Hamline News

Wesley and Lorene Artz Cognitive Neuroscience Research Center Unveiled

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Members of the Hamline community from alumni to faculty, the tennis team to physics students, all gathered in the northwest corner of Giddens Learning Center over Alumni Weekend to celebrate the dedication of a new research center. Due to a generous gift from physics professor Jerry Artz in honor of his parents, the Wesley and Lorene Artz Cognitive Neuroscience Research Center will give psychology students the opportunity to dive into hands-on research.

“Jerry is more than our beloved physics professor,” said President Fayneese Miller at the dedication. “Our university community is inspired by Jerry’s legacy. Our community will live long and strong because of his commitment in so many ways.”

After being a part of the Hamline community for 40 years, Artz jumped at the chance to contribute to the new research center in honor of his parents. His mother and aunt had both suffered from Alzheimer's. With the new research center, he hopes students will work toward understanding and curing the disease.

“I’m so overwhelmed by all of you coming out here to see the dedication of mom and dad’s lab,” said Artz during the ribbon cutting ceremony. “The funding of the Wesley and Lorene Artz Cognitive Neuroscience Research Center will be another way help the best and the brightest do great work at Hamline.”

Students have already begun using the lab for collaborative research projects alongside Erik Asp, a neuroscience professor in the Psychology Department and the director of the research center. Asp has conducted research in areas of cognitive neuroscience pertaining to doubt, credulity, and effects of aging. As students take on projects in the lab, he is able to guide them through creating their own experiments.

Four students are currently working on research in the lab, focusing on different variables that affect doubt in cognitive processing. They have studied how participants understand false information when they are sleep deprived or are undergoing physical exertion. This could lead to findings about how people act under different stressors. Their research could evolve into studying brain trauma, as well, into what is called the lesion method.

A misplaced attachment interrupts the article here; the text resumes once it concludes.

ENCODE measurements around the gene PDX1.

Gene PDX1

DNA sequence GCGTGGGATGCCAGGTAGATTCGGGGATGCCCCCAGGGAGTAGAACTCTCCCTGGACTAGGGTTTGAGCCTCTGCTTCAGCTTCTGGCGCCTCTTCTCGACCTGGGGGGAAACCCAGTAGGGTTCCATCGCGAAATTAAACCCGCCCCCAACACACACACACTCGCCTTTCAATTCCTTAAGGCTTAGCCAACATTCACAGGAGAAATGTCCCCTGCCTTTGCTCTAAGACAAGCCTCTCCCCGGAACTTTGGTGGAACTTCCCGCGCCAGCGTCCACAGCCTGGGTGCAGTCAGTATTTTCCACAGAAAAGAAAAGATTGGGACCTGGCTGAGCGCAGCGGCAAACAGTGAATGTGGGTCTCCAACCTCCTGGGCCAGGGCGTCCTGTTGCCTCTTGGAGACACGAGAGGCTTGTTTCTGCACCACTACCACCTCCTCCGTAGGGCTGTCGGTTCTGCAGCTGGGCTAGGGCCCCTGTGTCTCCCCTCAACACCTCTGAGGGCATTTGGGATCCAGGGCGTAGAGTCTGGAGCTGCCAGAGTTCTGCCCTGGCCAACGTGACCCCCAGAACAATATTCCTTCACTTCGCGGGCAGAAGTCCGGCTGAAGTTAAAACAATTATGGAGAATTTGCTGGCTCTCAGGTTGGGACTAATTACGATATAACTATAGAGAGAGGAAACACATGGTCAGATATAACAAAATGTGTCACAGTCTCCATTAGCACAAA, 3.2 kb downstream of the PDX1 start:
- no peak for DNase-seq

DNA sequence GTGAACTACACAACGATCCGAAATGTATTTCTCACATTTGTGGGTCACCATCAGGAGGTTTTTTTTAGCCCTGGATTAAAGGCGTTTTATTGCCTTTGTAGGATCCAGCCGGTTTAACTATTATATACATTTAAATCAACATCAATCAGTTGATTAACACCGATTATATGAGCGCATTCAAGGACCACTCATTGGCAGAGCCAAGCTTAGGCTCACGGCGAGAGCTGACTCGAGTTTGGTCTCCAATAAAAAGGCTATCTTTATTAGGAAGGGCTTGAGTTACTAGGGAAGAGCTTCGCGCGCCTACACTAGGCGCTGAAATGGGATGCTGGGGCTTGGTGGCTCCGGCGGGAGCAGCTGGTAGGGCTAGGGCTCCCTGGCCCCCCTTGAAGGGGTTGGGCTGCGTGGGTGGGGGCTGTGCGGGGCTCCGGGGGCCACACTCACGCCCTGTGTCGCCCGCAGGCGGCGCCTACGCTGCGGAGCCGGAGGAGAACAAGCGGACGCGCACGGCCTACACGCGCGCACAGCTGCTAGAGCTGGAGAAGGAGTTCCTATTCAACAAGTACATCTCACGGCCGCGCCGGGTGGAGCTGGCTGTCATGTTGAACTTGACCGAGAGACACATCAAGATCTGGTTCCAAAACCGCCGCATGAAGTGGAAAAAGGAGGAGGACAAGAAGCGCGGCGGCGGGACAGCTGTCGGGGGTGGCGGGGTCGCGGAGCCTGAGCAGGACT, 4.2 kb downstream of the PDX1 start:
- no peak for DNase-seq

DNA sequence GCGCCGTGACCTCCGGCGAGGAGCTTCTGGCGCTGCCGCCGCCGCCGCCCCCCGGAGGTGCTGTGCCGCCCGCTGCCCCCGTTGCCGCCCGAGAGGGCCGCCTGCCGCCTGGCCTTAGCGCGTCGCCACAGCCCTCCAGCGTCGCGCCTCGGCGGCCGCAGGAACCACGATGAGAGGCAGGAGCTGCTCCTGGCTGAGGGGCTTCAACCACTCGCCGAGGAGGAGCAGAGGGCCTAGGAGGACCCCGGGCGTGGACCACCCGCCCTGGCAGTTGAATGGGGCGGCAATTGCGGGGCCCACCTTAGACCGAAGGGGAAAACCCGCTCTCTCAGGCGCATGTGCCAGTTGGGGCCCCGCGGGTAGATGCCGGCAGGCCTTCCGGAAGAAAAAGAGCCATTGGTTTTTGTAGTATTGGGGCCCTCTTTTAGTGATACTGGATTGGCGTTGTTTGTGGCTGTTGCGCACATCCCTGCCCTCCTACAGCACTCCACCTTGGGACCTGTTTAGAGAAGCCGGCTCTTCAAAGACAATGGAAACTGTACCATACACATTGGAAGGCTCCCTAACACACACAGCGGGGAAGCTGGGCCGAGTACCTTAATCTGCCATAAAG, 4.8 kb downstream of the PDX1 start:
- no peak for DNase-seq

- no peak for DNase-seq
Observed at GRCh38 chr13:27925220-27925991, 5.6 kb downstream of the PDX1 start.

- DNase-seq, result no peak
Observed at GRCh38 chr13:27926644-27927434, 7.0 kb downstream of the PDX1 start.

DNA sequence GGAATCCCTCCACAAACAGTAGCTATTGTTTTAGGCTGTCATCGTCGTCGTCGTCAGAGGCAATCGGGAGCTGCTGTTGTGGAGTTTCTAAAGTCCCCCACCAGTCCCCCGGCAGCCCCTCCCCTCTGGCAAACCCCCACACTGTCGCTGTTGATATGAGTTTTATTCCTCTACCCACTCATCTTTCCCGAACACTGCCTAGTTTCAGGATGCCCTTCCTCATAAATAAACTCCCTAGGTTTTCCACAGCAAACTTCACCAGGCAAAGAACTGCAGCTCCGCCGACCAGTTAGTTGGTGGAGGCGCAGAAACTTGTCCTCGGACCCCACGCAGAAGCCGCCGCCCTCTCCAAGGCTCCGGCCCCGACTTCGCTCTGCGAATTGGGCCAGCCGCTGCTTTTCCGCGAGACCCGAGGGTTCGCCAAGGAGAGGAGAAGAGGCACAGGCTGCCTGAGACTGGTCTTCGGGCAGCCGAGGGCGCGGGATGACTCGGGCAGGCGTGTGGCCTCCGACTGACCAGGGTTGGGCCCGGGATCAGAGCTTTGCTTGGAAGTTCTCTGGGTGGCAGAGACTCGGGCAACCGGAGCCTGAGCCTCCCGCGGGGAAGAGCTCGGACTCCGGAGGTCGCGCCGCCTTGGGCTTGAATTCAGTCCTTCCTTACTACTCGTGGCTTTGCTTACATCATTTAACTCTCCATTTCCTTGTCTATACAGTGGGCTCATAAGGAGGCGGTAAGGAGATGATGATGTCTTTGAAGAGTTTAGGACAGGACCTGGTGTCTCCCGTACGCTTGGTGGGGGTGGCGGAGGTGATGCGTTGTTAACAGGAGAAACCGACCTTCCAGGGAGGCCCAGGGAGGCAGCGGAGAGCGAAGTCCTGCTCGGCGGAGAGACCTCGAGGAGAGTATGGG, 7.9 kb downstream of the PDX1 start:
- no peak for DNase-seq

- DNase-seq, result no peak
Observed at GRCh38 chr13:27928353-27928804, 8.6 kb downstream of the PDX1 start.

“We hope to have patients that have undergone some sort of brain trauma, like a stroke or tumor resection, come in and do neuropsychological testing and EEG studies,” said Asp. “I don’t know of one school that does lesion work where undergraduate students will have the same type of lesion patient access that they will have here.”

The lab comes equipped with a 32 channel electroencephalogram (EEG) and a biopack to measure electrodermal activity, heart rate, and breathing patterns. There are also numerous lab rooms for students to meet with participants and analyze data. While this equipment is paramount for new types of research students are working toward, it is not what makes this new research facility so significant, says Erik Asp.

“Students will be able to design their own experiments, come up with their own theories, and test it in a way that is completely unique in undergraduate research,” said Asp. “The primary purpose of the lab, besides teaching, is doing top-level, cutting-edge research.”

The goal of the Cognitive Neuroscience Research Center is to also integrate hands-on neuroscience research into classes, much like other labs on campus. The Psychology Department has a state-of-the-art interaction lab and versatile lab spaces with an adjoining recording rooms, so that student experimenters can monitor those recordings without intruding on the participants. Classes like Research Methods teach students how to use these different lab spaces with certain methodologies.

This opportunity only adds to the numerous ways that Artz has helped touch the lives of students over his four decades at Hamline. Through psychology research, physics classes, and support in athletics, students continue to see his devotion to the university and his belief in a liberal arts education.

For more information about this story, contact Gail Nosek, the director of public relations and social media, via e-mail or at (651) 523-2511.